Really enjoyed this book. I had never read/listened to any of Blake Crouch's work before, but now I'm a huge fan. I bought this book because it was on sale, and an Audible reviewer that I noticed had taste similar to mine had raved about it. I finished it on a cruise vacation and was so thankful that I had another Blake Crouch book on my iPod (Run) so I could immediately start it. (It was awesome too, btw).
Pines leaves you guessing, and had a great twist at the end. Since so much of the excitement of the book was due to me knowing so little about it, I won't give any more detail, but I highly recommend this book. Very entertaining. Despite having fun on my great vacation, I admit I was often anxious to finish our exciting activities so I could go back Wayward Pines.
I just didn't like this one very much. Very disappointed. The showdown at Mike's dad's house wasn't so bad, but what the heck was up with the zombie makeout session? Why did we go back to that? And did Tommy/Tomas really just reintigrate with the family after all that? The ending left me confused about Tommy status in the book.
Despite those issues, it was sitll a good story, but the quality of the delivery is seriously declining (not the narration but the actual words chosen to convey the story). I used to look over the editing issues in the first few books because they were infrequent and didn't detract from the overall effect. I'm talking abou issues like sentences unitentionally beginning and ending with the same word or phrase. It's becoming frequent enough to be distracting.
Finally, the humor just isn't what it used to be. Like the descriptions where Mike Talbot says something like "I was madder than [insert really long descriptive humorous phrase here]." They were funny at first, but now they seem like they're always trying to top the descriptive phrases in the last book, and in so doing, they seem forced, not funny. I'd like to see Tufo stretch his humor wings a bit, and try something outside of his comfort zone. I know he can do it. The first few books were very funny.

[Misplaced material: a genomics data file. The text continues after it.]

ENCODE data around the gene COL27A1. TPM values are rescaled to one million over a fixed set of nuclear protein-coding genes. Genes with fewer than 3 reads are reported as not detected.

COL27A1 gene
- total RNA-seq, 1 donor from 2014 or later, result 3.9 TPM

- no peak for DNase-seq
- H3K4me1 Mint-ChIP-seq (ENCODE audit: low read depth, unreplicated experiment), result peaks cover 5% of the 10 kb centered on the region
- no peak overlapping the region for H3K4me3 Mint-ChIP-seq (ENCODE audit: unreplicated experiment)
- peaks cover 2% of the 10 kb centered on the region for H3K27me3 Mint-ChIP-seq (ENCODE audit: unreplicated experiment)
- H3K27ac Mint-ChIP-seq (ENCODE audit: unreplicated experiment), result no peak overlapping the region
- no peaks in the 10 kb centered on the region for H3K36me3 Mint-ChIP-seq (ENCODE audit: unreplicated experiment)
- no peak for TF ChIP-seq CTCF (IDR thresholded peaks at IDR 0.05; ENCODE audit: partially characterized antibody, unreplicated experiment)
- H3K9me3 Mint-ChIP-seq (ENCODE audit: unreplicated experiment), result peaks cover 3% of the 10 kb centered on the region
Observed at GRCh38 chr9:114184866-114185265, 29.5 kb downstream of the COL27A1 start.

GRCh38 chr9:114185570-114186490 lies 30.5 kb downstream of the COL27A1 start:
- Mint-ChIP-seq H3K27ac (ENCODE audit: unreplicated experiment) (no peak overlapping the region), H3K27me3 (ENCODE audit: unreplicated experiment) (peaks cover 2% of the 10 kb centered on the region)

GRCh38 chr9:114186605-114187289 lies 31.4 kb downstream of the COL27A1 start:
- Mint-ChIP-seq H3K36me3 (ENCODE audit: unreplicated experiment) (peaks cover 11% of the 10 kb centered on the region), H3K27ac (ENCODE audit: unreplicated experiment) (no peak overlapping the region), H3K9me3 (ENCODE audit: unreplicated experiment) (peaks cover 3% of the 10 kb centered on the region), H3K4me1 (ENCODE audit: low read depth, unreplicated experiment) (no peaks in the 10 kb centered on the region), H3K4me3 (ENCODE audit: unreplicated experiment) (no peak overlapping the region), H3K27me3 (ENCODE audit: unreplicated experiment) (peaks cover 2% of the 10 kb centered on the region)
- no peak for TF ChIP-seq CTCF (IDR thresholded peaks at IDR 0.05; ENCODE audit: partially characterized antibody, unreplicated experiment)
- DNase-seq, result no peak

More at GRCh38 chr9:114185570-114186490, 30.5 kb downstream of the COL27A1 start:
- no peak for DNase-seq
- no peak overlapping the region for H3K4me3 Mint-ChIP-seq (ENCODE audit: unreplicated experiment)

I really enjoyed all three books. I have to admit that I liked the first book the best, but I think that's just because I dig the suspense of buildup so much so that endings rarely deliver. Anyway, this ending was great. Good resolution, but not a Hollywood, everything-is-all-unicorns-and-rainbows now ending. It's a believable ending that accepts the situation in which the story thrust the characters. Also, I didn't really get the backstory about the angels and I struggled with the logistics of destroying the body remnants. But other than that, it was good.
I'm a huge fan of Cracked so when I found out that one of the editors wrote a book, and it was a sci-fi/fantasy book, I immediately downloaded it. Mr. Wong did not disappoint. I laughed...a lot. Wong employed the same sarcastic, detailed humor that I like so much about Cracked. Plus, the story was great. The only reason I can't give it 5 stars is because I just didn't get the ending. Was it to be continued? Was that a resolution?
Oh, and I thought it was cool how David Wong was his own character. :)
After reading and thoroughly enjoying Pines, I was anxious to start another Blake Crouch. This book was great. Lots of action and excitement. Unlike Pines, where the reader is constantly trying to figure out the mystery, this book is more about following the Colcloughs through this harrowing time and watching their struggle to stay alive, and together. If you like apocalyptic-like stories, this book is for you—although again, this book is more about the effect of the event on the family, and not the event itself.